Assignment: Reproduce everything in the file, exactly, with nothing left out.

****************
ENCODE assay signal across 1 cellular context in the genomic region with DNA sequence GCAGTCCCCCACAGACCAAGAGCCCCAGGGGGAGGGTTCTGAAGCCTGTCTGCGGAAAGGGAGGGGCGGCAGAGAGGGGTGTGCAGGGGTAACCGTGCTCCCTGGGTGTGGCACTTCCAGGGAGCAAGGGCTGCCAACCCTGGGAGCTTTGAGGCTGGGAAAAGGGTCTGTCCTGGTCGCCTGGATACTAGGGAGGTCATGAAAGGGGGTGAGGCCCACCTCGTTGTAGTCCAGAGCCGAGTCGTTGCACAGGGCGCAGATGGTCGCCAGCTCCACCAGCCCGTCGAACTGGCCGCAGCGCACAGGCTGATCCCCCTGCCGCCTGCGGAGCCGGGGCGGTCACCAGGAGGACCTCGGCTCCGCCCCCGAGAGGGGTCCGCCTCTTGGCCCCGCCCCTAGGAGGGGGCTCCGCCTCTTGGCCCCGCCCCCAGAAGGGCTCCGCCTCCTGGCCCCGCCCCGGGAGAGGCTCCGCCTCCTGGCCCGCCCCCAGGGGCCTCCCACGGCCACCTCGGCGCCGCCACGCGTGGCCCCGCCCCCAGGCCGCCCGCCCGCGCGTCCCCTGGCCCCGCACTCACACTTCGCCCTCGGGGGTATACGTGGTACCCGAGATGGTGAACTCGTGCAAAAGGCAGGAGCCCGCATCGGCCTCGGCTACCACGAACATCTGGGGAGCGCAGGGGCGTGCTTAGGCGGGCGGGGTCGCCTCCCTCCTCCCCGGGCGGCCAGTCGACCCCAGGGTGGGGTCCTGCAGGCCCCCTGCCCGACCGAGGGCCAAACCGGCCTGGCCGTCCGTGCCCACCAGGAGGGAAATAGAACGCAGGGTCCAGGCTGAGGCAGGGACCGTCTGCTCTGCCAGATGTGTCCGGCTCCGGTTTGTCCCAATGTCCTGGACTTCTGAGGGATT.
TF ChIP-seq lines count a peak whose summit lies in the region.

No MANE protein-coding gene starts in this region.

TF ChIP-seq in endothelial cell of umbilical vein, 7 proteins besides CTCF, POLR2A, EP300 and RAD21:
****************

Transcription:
ENCODE assay signal across 1 cellular context in the genomic region with DNA sequence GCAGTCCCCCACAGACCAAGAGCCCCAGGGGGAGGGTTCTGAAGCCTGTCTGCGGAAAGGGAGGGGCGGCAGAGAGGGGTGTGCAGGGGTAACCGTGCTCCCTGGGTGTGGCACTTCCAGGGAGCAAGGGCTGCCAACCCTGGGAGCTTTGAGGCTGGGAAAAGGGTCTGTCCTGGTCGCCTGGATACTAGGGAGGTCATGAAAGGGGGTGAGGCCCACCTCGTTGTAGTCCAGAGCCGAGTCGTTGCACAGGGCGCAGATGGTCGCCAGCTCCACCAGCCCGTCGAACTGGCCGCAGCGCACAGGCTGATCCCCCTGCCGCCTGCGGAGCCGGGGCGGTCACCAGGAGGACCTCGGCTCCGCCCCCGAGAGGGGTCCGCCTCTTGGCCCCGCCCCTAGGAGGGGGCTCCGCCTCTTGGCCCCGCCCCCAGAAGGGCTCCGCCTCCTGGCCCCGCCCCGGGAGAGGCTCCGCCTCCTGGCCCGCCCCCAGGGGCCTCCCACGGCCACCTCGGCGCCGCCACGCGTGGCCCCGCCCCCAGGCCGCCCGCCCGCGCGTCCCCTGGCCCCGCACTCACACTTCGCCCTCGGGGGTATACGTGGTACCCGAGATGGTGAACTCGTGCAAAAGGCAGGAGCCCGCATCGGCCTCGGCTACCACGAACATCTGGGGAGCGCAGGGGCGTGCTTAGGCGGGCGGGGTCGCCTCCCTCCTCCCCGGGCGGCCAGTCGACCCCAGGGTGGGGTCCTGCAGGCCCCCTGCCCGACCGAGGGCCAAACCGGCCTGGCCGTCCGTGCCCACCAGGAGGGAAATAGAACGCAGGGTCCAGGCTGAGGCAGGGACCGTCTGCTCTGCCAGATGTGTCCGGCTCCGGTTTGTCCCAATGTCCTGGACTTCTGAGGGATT.
TF ChIP-seq lines count a peak whose summit lies in the region.

No MANE protein-coding gene starts in this region.

TF ChIP-seq in endothelial cell of umbilical vein, 7 proteins besides CTCF, POLR2A, EP300 and RAD21: